It is felt in some quarters that the regulatory authorities will require major divestitures of helium assets to preserve the competitive intensity of the helium business. As Kornbluth will explain, when the dust settles it is likely that there will be a major new competitor in the global helium business.
What’s your take on the helium business today?
That’s a very broad question, but I will try to address a few of the more important points.
Following on from the tightening helium market, there is a lot of activity related to developing new sources and an unprecedented number of small companies are exploring for helium in the southwestern United States, Saskatchewan & Alberta, Canada and Tanzania.
There is also a great deal of recent interest in the BLM’s final crude helium auction and Conservation Sale and the unexpectedly high auction prices. These is concern about how the auction result and Conservation Sale might impact worldwide helium costs and prices. Unfortunately, the manner in which the BLM handled this created some ambiguity and the potential to disrupt helium markets.
There is also a great deal of interest in how the merger between Praxair and Linde is going to affect the business. We will have two new companies – Taiyo Nippon Sanso Corporation and Messer – with global footprints via the acquisition of assets that will be divested to secure regulatory approval for the merger.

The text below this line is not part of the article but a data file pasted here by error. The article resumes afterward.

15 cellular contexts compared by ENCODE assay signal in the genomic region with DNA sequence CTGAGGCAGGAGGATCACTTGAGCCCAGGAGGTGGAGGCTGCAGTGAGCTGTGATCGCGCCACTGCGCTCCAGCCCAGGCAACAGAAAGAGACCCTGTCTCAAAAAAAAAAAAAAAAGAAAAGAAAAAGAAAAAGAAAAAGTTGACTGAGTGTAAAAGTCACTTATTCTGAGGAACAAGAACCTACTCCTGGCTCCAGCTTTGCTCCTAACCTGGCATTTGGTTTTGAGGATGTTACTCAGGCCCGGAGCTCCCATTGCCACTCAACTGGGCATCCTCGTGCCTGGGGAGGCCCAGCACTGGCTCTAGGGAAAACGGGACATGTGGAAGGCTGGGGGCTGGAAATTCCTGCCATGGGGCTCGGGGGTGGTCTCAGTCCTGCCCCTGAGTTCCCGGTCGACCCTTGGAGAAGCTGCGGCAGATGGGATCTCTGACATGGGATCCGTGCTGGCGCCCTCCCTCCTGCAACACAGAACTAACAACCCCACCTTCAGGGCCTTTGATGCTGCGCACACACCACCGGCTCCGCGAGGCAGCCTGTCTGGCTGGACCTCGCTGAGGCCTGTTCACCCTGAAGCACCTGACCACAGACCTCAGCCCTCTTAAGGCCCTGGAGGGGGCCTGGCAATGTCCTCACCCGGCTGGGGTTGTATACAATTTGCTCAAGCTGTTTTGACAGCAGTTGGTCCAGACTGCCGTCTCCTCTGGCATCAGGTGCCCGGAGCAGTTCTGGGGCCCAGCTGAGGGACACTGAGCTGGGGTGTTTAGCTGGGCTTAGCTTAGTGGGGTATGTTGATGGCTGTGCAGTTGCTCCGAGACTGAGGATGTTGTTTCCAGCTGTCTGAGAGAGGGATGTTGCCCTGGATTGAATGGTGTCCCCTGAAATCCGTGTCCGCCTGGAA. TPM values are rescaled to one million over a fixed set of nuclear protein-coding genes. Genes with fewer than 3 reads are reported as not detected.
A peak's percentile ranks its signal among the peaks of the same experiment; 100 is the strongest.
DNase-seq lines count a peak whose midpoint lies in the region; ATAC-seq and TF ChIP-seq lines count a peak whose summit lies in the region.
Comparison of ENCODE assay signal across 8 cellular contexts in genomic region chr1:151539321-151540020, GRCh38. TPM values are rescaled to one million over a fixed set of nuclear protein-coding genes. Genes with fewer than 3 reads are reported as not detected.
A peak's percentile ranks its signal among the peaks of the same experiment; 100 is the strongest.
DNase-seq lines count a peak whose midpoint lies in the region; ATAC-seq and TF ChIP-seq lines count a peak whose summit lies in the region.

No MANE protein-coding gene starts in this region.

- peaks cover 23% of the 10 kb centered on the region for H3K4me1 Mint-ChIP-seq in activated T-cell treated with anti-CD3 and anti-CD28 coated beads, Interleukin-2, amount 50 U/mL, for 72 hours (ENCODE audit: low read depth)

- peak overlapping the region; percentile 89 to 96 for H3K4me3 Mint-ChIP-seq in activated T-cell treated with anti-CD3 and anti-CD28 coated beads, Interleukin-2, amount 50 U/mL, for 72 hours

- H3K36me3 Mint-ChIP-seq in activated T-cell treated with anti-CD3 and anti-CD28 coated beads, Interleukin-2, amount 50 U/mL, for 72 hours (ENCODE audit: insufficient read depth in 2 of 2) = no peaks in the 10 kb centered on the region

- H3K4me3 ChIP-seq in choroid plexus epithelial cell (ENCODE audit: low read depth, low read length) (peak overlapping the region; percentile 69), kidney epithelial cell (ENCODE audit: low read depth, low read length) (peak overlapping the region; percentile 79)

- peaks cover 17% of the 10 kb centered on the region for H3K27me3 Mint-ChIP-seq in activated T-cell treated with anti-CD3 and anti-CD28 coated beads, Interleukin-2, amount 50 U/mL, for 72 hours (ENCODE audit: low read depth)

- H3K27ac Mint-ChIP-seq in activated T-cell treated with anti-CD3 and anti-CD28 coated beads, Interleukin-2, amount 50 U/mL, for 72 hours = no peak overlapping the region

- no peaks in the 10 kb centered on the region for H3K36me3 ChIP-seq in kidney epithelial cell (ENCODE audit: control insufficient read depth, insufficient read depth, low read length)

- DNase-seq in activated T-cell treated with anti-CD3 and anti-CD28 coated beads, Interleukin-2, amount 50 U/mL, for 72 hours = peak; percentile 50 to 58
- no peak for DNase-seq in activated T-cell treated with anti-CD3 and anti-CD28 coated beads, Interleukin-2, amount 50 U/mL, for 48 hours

Looking further out, there is concern about how the privatization of the BLM’s helium assets will impact the business after 2021 and anticipation of supply from Gazprom’s Amur Project entering the market in 2021.
There is a lot going on in the Helium Business right now and this is a period of transition and change as the BLM System is entering its sunset period.
There are more than 250 delegates attending the Helium Summit compared to 155 at the previous summit in New Jersey. Are you surprised by this excellent turnout?
A little surprised perhaps, but I expected a strong turnout. Interest in the Helium Business always spikes during periods of supply shortage and, for that reason, there is a great deal of interest right now.
Houston is an ideal location for the Helium Summit, as two of the Tier One helium marketers have offices there and many of the natural gas producers/processors who produce crude or liquid helium are based in Houston.
Finally, Houston is a relatively convenient location for many of the start-up companies who are trying to develop helium production. Many of these companies did not even exist when the first helium summit was held in London four years ago and now they will represent a significant percentage of the attendees.